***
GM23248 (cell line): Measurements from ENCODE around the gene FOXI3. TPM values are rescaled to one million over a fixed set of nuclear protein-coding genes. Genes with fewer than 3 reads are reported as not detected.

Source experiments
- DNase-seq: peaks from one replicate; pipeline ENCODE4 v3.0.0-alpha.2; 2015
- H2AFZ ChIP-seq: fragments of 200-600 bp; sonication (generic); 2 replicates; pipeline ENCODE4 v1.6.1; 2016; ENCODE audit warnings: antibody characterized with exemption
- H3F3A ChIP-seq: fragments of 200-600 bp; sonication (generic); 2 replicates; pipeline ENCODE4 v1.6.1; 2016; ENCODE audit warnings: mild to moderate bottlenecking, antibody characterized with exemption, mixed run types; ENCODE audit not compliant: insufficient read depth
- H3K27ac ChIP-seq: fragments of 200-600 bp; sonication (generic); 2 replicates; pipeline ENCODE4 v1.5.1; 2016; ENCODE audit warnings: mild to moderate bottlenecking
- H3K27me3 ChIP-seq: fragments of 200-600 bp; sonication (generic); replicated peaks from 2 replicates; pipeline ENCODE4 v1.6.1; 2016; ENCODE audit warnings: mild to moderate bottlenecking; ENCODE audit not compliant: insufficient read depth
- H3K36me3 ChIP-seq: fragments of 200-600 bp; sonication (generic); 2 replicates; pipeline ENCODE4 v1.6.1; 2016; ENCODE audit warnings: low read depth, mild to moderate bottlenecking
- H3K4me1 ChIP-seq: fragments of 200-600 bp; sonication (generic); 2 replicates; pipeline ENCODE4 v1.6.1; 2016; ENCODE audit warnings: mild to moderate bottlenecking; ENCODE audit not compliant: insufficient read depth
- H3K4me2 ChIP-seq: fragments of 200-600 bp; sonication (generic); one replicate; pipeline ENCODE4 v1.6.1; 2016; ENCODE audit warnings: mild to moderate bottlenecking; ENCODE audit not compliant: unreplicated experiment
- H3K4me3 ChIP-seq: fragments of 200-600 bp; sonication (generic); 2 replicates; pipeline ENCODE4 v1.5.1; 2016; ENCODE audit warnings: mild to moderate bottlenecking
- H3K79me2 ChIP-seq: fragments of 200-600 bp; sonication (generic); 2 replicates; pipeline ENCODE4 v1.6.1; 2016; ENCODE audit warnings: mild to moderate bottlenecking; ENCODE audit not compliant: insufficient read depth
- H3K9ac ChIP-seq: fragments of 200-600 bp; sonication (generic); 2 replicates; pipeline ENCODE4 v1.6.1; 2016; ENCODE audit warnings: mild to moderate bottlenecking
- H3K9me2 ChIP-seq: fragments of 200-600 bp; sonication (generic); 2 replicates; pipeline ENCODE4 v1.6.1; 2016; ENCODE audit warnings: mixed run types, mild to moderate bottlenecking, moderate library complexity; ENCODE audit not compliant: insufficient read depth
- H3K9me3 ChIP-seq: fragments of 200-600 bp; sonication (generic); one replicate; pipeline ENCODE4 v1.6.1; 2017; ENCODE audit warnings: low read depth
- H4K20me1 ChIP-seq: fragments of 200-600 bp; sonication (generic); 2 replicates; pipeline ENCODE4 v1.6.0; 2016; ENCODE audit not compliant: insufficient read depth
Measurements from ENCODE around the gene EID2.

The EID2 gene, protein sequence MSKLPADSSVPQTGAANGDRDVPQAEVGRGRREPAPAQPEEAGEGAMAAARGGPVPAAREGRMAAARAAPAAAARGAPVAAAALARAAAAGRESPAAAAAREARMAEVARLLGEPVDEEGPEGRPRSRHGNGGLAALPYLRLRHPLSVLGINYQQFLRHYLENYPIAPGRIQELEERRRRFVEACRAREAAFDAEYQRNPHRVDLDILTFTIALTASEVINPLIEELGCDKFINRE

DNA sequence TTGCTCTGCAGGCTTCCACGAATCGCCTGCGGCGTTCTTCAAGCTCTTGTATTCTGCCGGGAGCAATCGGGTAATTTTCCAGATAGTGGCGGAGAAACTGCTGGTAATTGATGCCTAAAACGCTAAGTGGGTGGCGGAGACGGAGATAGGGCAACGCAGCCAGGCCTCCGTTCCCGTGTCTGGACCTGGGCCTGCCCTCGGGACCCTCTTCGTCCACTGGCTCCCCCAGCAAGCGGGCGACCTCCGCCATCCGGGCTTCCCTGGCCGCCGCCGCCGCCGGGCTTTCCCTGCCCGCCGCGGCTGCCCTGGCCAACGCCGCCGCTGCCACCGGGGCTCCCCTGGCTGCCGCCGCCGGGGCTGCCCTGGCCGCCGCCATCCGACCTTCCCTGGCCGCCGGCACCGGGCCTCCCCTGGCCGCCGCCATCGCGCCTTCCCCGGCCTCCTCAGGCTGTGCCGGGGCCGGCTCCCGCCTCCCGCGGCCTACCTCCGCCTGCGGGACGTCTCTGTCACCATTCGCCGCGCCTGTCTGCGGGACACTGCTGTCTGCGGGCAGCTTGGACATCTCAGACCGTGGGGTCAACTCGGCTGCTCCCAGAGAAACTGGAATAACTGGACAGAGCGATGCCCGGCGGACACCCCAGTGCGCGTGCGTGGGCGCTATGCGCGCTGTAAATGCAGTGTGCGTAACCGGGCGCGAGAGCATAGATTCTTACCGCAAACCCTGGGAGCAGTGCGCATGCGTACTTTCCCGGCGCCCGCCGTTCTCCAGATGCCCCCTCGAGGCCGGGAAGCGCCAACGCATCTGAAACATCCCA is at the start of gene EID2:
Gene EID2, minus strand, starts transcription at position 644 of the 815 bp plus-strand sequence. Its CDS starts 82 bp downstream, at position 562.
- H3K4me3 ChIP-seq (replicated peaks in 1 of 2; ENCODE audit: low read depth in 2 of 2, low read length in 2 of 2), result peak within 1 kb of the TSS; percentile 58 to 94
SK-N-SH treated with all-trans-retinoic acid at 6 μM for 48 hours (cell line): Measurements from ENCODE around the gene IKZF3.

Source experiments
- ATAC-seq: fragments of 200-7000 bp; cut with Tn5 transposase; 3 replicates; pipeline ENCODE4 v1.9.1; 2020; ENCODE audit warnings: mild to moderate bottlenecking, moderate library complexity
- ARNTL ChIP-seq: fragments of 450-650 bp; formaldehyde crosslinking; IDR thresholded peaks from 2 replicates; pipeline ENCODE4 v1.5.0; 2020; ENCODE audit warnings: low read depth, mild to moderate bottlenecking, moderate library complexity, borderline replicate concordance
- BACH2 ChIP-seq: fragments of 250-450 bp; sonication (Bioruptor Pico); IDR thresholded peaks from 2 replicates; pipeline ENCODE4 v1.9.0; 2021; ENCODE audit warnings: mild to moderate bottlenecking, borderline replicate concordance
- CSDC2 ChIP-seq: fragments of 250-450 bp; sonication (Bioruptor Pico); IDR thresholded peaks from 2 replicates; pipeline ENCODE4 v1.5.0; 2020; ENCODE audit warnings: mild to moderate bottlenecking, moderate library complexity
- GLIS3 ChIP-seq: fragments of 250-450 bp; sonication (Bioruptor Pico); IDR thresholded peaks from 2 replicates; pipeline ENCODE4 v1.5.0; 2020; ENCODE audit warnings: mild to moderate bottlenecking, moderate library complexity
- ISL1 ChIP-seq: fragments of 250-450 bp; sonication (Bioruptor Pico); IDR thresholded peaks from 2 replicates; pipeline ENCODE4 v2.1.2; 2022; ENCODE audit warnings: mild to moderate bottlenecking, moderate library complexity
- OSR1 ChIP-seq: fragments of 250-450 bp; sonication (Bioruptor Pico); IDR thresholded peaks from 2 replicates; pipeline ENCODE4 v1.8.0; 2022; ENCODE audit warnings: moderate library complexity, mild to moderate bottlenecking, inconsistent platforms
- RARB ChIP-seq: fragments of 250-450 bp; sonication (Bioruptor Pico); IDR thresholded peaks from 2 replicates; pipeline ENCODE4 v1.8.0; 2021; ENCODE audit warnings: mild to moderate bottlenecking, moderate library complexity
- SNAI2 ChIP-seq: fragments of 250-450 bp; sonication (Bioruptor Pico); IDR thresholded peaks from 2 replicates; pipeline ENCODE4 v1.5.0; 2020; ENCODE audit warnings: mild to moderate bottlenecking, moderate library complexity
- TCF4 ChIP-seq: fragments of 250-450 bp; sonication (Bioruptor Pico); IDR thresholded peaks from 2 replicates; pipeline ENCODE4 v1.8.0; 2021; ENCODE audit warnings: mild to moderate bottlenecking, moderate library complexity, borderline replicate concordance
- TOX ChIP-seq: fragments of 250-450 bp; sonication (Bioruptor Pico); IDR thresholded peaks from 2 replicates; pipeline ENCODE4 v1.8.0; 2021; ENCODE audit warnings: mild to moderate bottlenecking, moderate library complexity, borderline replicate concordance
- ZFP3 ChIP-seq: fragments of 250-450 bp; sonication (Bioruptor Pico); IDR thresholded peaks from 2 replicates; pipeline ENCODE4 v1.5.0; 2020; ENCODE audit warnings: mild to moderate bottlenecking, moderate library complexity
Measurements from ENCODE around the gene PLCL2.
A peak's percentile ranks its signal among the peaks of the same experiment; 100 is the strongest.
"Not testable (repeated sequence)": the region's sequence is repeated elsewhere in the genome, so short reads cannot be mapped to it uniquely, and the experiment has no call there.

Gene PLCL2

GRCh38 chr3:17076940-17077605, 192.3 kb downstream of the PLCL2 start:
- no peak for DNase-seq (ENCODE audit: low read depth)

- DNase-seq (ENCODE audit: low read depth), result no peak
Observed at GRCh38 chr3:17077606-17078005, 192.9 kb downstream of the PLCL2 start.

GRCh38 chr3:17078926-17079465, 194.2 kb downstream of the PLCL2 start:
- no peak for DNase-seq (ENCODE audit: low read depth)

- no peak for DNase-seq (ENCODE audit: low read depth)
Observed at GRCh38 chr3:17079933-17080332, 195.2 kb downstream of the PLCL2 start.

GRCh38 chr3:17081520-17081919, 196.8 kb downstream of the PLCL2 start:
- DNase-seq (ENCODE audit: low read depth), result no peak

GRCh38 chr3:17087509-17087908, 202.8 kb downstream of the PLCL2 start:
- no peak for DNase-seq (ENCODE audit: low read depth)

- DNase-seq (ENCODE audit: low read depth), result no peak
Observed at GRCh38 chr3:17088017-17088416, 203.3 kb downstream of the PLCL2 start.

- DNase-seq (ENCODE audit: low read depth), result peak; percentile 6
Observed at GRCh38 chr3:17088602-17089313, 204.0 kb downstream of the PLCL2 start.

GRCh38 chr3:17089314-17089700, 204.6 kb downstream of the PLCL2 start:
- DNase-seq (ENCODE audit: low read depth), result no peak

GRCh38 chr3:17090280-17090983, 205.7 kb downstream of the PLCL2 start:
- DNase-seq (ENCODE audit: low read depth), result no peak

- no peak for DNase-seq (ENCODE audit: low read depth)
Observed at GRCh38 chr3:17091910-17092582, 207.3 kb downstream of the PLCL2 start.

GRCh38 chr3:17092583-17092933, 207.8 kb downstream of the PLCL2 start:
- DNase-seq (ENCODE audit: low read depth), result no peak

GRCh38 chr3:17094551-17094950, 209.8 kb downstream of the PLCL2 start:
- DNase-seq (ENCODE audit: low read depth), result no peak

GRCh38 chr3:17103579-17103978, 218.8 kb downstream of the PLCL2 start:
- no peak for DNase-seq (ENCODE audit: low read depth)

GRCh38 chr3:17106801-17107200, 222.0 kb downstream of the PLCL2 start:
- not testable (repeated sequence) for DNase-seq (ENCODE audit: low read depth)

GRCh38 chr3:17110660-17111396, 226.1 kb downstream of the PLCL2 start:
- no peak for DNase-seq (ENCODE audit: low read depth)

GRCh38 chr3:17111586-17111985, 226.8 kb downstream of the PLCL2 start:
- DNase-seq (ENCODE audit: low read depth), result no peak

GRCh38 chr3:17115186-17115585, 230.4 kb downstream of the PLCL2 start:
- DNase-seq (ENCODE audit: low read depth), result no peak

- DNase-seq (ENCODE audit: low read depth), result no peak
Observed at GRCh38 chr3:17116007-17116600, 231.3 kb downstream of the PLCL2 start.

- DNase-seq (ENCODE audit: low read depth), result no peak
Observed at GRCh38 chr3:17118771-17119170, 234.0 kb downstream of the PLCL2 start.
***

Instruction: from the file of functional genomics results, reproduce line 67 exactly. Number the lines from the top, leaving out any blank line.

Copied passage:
- no peak for DNase-seq (ENCODE audit: low read depth)